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Law360 (July 30, 2020, 10:59 PM EDT) -- A "small number" of test scores from the Law School Admission Test administered this month have disappeared due to a technical glitch that affected the online exam, the group behind the test said Thursday.
Law School Admission Council spokesperson Mark Murray told Law360 on Thursday that "a little less than 1%" of the 14,500 July test-takers — roughly 120 people — had been affected by the issue.
"We are continuing to work to try to recover the answers from the test-takers in that 1% and we're having some success," Murray said. "That number keeps going down as we're able to recover the data."
The exam, known as LSAT-Flex, was conducted entirely remotely due to the coronavirus pandemic. Anyone who had been signed up for the in-person July LSAT was automatically registered for this month's LSAT-Flex test, according to the LSAC's announcement of the online exam.
Murray said that only the July exam was affected and that the LSAC was taking steps to prevent a repeat of the incident.
"We have already identified what happened and we have fixed the platform so that it cannot happen again in the future," he said.
Murray added that the organization is "very sorry" for the distress the glitch has caused.
"We are contacting all of the affected test-takers by phone and by email to apologize directly to them and provide them with support and outline their options," he said.
The LSAC said in a separate statement provided to Law360 that it would give those affected an opportunity to retake the test next week free of charge, with a promise to get the test-takers their scores within a week or less. The statement also indicated the organization would provide a refund of their July registration fee and four free law school reports.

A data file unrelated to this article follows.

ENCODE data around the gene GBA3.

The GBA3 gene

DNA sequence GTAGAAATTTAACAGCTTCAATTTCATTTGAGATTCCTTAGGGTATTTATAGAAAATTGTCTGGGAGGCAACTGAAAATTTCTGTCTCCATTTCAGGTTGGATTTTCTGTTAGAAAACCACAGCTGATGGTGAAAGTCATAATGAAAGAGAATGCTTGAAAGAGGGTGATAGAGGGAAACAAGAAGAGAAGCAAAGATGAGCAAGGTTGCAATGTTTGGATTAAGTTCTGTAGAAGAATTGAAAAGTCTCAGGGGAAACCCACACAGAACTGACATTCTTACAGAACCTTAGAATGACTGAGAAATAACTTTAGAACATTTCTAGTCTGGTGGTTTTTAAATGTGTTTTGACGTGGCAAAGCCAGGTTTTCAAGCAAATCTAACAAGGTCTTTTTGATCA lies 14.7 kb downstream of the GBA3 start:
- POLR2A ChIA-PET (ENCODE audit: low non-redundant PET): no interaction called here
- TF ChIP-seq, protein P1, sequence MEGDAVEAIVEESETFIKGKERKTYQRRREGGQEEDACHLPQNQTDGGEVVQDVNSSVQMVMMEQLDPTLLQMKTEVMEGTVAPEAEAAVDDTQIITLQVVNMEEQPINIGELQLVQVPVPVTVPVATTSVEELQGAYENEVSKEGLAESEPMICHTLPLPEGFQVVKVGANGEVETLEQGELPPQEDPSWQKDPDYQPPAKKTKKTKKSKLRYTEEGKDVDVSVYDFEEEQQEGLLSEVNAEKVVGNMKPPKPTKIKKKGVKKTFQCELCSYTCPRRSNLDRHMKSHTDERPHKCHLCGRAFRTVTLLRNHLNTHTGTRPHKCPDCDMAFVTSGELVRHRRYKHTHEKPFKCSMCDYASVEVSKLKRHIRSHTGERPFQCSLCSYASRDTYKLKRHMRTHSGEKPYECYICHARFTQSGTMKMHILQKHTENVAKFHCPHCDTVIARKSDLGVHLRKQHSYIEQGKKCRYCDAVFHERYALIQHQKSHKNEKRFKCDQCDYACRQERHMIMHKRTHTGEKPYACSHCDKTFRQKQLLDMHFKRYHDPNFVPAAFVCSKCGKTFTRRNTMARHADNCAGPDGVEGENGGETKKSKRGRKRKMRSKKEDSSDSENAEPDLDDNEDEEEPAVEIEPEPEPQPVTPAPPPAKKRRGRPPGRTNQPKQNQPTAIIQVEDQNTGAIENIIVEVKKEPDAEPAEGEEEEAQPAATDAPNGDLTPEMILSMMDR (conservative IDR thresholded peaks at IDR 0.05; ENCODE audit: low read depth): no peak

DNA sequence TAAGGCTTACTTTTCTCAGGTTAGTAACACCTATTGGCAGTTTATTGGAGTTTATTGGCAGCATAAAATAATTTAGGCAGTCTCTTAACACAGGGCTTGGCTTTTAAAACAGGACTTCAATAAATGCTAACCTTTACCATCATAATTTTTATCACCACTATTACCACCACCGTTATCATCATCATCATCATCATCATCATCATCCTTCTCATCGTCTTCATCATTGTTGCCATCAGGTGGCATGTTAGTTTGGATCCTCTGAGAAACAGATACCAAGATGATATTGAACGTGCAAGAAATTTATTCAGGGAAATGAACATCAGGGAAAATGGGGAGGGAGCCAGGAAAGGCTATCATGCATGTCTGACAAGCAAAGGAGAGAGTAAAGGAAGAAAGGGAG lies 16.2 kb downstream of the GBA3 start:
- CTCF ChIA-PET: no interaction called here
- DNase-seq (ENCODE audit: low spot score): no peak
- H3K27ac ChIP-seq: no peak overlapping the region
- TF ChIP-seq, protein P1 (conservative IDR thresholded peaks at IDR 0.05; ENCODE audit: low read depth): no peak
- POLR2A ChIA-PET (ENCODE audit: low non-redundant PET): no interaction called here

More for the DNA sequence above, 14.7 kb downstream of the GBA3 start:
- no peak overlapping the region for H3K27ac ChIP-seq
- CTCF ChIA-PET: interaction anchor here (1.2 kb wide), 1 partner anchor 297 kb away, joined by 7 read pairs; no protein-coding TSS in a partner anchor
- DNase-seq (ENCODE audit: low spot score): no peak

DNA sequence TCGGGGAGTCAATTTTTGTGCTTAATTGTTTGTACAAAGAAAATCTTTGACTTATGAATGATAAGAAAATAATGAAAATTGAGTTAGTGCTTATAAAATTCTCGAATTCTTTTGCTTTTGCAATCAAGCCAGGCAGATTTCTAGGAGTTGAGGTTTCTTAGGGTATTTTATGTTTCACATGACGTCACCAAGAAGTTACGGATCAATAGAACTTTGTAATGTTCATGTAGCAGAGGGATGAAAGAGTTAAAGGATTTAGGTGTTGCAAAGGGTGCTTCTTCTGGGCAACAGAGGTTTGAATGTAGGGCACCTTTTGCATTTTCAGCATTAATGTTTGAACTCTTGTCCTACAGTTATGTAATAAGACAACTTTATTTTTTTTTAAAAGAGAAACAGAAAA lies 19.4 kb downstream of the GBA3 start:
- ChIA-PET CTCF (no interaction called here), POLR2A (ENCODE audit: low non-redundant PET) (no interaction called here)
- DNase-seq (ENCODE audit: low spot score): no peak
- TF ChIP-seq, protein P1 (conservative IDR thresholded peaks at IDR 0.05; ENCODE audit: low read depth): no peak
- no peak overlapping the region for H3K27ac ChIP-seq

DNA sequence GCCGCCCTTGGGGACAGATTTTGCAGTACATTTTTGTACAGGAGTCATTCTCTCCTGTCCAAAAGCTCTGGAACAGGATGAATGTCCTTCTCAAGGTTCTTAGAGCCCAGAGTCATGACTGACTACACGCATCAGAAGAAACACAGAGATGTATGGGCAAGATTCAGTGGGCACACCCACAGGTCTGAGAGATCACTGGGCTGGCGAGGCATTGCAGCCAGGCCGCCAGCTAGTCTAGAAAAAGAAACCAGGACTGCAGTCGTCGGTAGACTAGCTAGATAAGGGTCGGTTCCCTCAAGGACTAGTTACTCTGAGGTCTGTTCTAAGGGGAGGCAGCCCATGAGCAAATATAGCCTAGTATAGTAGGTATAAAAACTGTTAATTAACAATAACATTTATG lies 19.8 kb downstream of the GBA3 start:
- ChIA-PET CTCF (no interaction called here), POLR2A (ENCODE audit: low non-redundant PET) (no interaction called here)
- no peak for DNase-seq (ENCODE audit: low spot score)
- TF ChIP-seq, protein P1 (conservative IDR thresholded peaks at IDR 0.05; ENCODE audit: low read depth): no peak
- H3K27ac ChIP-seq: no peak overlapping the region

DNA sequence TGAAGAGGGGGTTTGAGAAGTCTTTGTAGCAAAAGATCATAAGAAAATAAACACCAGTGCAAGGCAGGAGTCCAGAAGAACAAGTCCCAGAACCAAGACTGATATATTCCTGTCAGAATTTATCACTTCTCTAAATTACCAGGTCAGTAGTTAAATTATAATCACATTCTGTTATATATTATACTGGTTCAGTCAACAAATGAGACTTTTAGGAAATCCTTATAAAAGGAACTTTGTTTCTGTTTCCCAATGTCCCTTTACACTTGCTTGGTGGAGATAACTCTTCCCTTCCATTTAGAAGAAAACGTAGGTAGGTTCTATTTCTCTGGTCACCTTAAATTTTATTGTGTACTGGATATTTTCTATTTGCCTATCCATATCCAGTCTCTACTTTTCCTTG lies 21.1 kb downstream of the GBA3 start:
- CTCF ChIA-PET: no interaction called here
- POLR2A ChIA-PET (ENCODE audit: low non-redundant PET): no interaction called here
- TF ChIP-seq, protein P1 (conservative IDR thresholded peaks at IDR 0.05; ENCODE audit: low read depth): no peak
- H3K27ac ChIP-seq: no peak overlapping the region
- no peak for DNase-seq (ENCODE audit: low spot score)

The July LSAC test-takers aren't the only would-be lawyers who recently faced technical problems, which have become more commonplace as more aspects of the legal profession move online amid the coronavirus pandemic.
Earlier this week, Michigan's online bar exam, the first such test to go forward so far, experienced a cyberattack that caused a serious technical problem, as test-takers were initially unable to log in for the second part of the exam.
Aspiring attorneys took to social media Tuesday to say that the password to log in to the second of five modules — which was supposed to be available on the website of ExamSoft five minutes before the test was set to begin — was not available. ExamSoft's support line began giving out the passwords to callers, and the issue was eventually resolved by emailing the passwords to test-takers, according to the Michigan Supreme Court.
--Additional reporting by Emma Cueto. Editing by Jay Jackson Jr.
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